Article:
Itaú BBA - Weekly Fixed Income LatAm Strategy: Mexico to stay on hold, Argentina expected to hike

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Weekly Fixed Income LatAm Strategy: Mexico to stay on hold, Argentina expected to hike

April 9, 2018

We expect the Central Bank of Mexico to stay put, while the Argentine is expected to hike the 7-day repo rate by 50-bps.

MEXICO: We expect the Central Bank of Mexico to stay put at its monetary policy meeting on Thursday. The recent evolution of inflation, the appreciation of the Mexican peso and the indication that the board will attach less importance to Fed's rate moves are the reasons behind our call. However, given that risks related to Nafta, presidential elections and monetary policy in the U.S. remain alive, we think it is unlikely that the board will close the doors for further tightening. Other important releases are March’s CPI inflation (Mon.) and February’s industrial production (Wed.).
 

Mexican local rates continued to decline last week, but this time the 1-year and the 3-year rate dropped by the same amount (5bps). Our recommendation to pay the 1y rate and receive the 3y rate earns a positive result of +0.17%. The spread between the two rates now stands at -0.40% (-0.19% when we entered the trade back in February), and is only 10bps above our target of -0.50%. Given the declining risks on the Nafta renegotiation, MXN appreciation, and Banxico finishing the hiking cycle, we are inclined to switch our recommendation to an outright receiver.

ARGENTINA: We expect the central bank to hike the reference rate (7-day repo rate) by 50-bps to 27.75% in its first meeting of April (Tue.). In its most recent monetary policy decision, the central bank still considered the recent spike in inflation as temporary. However, it explicitly said it could act to ensure an appropriate disinflation path once transitory effects conclude. While the guidance suggests the central bank is willing to wait for inflation data after April before hiking rates, we think the fast depletion of already-low reserves will convince the board to tighten monetary policy sooner. In addition, the most recent survey of expectations showed analysts increasing further its inflation forecasts for this year and the next. Finally, we note recent activity numbers indicate the economy maintains a solid momentum, giving policy makers more room to conduct monetary policy.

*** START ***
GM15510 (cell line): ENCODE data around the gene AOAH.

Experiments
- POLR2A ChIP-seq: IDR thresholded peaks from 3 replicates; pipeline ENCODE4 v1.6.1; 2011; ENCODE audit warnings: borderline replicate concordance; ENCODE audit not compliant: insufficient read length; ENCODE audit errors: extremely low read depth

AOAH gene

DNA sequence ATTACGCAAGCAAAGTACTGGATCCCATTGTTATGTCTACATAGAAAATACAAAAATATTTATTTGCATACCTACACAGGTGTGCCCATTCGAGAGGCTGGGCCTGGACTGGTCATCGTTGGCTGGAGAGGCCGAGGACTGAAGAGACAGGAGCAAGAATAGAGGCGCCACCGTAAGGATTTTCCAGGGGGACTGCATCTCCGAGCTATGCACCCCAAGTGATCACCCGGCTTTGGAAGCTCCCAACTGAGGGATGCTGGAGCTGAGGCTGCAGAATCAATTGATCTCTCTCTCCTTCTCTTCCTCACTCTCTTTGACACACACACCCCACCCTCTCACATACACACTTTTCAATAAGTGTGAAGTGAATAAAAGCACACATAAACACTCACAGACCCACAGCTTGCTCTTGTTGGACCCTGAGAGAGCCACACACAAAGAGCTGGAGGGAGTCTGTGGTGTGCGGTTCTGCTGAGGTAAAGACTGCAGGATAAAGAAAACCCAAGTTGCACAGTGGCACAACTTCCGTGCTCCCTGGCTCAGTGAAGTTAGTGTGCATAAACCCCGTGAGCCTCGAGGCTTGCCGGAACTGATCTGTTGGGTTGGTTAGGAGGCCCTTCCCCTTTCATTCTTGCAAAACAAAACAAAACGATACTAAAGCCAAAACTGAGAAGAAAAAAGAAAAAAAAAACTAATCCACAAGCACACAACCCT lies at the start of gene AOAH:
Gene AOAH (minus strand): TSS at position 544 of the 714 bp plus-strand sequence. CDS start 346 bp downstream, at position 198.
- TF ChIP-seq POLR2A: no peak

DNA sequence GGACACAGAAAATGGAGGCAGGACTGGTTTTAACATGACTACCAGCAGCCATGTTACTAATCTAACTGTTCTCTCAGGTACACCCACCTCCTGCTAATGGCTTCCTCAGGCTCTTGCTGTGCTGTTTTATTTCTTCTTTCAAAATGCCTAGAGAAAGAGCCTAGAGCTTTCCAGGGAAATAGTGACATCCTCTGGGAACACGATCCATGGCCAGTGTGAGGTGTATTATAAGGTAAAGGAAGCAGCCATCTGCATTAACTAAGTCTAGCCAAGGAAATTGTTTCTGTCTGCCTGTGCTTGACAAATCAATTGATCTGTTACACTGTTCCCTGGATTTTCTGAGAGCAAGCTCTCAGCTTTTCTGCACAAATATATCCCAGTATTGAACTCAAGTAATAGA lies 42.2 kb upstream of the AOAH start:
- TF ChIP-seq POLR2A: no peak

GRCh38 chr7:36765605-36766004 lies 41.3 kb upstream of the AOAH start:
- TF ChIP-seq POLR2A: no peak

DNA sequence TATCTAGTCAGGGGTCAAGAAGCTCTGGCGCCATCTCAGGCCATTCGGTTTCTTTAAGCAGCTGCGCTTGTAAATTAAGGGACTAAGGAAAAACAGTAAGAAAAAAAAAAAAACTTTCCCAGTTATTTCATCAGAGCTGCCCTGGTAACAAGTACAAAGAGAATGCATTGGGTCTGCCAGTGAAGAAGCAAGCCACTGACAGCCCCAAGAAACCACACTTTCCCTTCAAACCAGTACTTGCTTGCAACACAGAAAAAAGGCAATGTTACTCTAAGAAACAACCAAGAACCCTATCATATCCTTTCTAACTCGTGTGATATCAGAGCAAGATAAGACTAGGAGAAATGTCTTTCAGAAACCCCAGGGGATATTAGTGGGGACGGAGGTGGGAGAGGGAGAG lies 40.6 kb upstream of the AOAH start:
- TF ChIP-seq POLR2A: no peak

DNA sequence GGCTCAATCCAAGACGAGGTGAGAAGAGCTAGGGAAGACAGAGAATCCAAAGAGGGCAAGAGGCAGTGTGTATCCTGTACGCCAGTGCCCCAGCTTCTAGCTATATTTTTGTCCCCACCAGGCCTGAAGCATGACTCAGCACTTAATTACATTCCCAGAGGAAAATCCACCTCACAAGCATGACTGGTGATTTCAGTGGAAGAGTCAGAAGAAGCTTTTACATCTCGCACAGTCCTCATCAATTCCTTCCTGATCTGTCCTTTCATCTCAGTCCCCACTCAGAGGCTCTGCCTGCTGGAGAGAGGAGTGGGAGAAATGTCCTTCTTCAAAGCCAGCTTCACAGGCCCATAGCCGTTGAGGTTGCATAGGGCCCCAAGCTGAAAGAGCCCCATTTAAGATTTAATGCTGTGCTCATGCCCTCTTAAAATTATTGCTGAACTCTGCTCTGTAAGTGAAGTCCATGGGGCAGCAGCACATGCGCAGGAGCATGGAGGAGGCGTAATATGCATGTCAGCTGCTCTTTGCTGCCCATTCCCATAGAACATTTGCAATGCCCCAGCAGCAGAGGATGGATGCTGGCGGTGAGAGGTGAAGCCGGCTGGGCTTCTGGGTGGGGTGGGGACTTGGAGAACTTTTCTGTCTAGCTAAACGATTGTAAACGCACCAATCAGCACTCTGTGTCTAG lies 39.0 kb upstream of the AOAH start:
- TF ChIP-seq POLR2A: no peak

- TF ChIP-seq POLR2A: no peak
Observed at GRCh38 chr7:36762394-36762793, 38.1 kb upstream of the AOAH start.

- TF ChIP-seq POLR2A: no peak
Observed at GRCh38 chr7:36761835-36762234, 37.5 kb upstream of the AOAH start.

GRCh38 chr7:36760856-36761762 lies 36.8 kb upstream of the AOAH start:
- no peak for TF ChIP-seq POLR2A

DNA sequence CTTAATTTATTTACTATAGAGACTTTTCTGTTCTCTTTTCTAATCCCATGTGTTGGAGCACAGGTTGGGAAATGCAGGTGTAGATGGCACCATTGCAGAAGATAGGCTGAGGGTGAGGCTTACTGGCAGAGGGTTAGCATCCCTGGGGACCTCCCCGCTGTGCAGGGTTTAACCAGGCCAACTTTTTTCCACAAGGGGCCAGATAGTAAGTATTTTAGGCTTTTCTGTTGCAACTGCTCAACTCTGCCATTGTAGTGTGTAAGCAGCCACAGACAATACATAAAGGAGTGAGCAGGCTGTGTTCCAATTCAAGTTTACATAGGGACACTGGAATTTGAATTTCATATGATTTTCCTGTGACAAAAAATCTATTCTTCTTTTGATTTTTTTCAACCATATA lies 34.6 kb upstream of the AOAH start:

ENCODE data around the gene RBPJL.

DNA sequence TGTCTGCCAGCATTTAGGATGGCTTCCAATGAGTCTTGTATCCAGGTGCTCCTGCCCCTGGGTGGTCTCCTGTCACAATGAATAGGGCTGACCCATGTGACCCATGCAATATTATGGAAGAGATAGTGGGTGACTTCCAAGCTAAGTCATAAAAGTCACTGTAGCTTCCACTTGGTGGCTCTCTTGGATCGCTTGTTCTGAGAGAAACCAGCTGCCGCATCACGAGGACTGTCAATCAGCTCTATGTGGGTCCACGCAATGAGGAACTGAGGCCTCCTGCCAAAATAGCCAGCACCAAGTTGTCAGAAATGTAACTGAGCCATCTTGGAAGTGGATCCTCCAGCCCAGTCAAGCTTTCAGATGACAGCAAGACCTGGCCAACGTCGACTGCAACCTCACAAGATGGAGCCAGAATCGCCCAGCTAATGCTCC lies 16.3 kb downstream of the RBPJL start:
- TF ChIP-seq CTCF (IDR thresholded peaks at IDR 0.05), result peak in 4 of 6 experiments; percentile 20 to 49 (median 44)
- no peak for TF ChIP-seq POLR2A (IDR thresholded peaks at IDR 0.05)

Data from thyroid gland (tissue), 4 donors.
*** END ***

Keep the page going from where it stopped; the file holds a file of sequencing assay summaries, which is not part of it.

BRAZIL: In a volatile week, caused by former President Lula’s trial and global trade war fears, Brazilian local rates increased considerably both in the long-end and the belly of the curve. Our Jan-21 receiver endured some losses, with the accumulated P&L now standing at +2.13% (end of previous week: +2.44%). The Jan-21 rate now stands at 8.09% (7.96% the week before), which implies more than 300bps in rate hikes over the next two years, which we believe is excessive even considering the uncertainty surrounding the election. We will maintain the position.

Weekend news flow was focused on former President Lula’s arrest and the political arrangements for the Presidential election. Last Saturday was the deadline for those taking part on the Presidential race to leave executive positions and join parties. TV presenter Luciano Huck did not join a political party, therefore he will not run. Henrique Meirelles joined the MDB (former PMDB) and stepped down as Finance Minister. Former Supreme Court President Joaquim Barbosa, who became well-known by the general public in Brazil when he was rapporteur of the “mensalão” political scandal of 2006, joined the PSB. Geraldo Alckmin and Joao Dória (PSDB) resigned from São Paulo governor and mayor position, respectively.

This week, keep an eye on March’s IPCA inflation (Tue.), which is expected to remain low. We forecast a 0.11% monthly increase, with the 12-month reading at 2.7%, a slight decline relative to February (2.84%). On economic activity, the key releases will be February’s retail sales on Thursday, and the data from the service sector (PMS) on the following day.

COLOMBIA: The front-end of IBR rates tightened last week, after March’s inflation came in well below expectations (link here), increasing the chance for Banrep to resume rate cuts this month. The disinflation process continues, including in the stickier non-tradable prices, as we have been expecting (link here).

The 18-month IBR rate declined 5bps to 4.39%, causing further gains to our receiver (current P&L: +0.21%, from +0.15% by the end of the previous week). The curve now prices in 26bps in cuts over the next 3 months. We believe rates may tighten further, because inflation is normalizing and activity remains weak, and will maintain the position. We expect the policy rate to fall to 4.0% (from 4.5% currently) by year-end.



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